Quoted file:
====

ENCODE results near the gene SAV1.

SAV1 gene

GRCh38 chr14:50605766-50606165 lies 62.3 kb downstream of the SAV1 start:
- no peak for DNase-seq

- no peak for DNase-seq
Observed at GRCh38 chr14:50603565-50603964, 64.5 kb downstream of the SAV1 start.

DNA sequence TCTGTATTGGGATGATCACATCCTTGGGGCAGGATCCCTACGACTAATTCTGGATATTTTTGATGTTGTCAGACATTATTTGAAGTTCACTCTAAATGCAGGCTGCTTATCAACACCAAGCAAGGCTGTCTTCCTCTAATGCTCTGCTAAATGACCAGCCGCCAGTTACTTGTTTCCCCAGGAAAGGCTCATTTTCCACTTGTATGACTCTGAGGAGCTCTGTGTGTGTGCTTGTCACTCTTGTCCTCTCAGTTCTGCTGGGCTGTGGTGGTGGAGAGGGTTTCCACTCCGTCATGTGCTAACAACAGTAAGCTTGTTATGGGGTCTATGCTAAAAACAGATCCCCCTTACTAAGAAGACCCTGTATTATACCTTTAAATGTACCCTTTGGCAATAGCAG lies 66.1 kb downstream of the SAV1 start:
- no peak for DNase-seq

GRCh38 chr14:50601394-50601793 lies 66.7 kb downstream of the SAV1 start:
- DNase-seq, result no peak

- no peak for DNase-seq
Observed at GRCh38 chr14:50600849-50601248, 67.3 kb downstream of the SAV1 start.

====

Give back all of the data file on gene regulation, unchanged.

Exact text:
ENCODE results near the gene SAV1.

SAV1 gene

GRCh38 chr14:50605766-50606165 lies 62.3 kb downstream of the SAV1 start:
- no peak for DNase-seq

- no peak for DNase-seq
Observed at GRCh38 chr14:50603565-50603964, 64.5 kb downstream of the SAV1 start.

DNA sequence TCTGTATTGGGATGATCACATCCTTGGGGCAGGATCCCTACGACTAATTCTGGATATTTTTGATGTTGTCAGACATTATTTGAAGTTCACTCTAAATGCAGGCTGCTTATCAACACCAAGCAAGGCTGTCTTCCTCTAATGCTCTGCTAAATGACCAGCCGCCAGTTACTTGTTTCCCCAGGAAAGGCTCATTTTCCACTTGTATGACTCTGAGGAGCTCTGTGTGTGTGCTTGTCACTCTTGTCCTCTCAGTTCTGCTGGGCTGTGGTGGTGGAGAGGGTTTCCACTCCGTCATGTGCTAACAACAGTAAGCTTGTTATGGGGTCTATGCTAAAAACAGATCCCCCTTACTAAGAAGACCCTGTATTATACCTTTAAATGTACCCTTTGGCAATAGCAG lies 66.1 kb downstream of the SAV1 start:
- no peak for DNase-seq

GRCh38 chr14:50601394-50601793 lies 66.7 kb downstream of the SAV1 start:
- DNase-seq, result no peak

- no peak for DNase-seq
Observed at GRCh38 chr14:50600849-50601248, 67.3 kb downstream of the SAV1 start.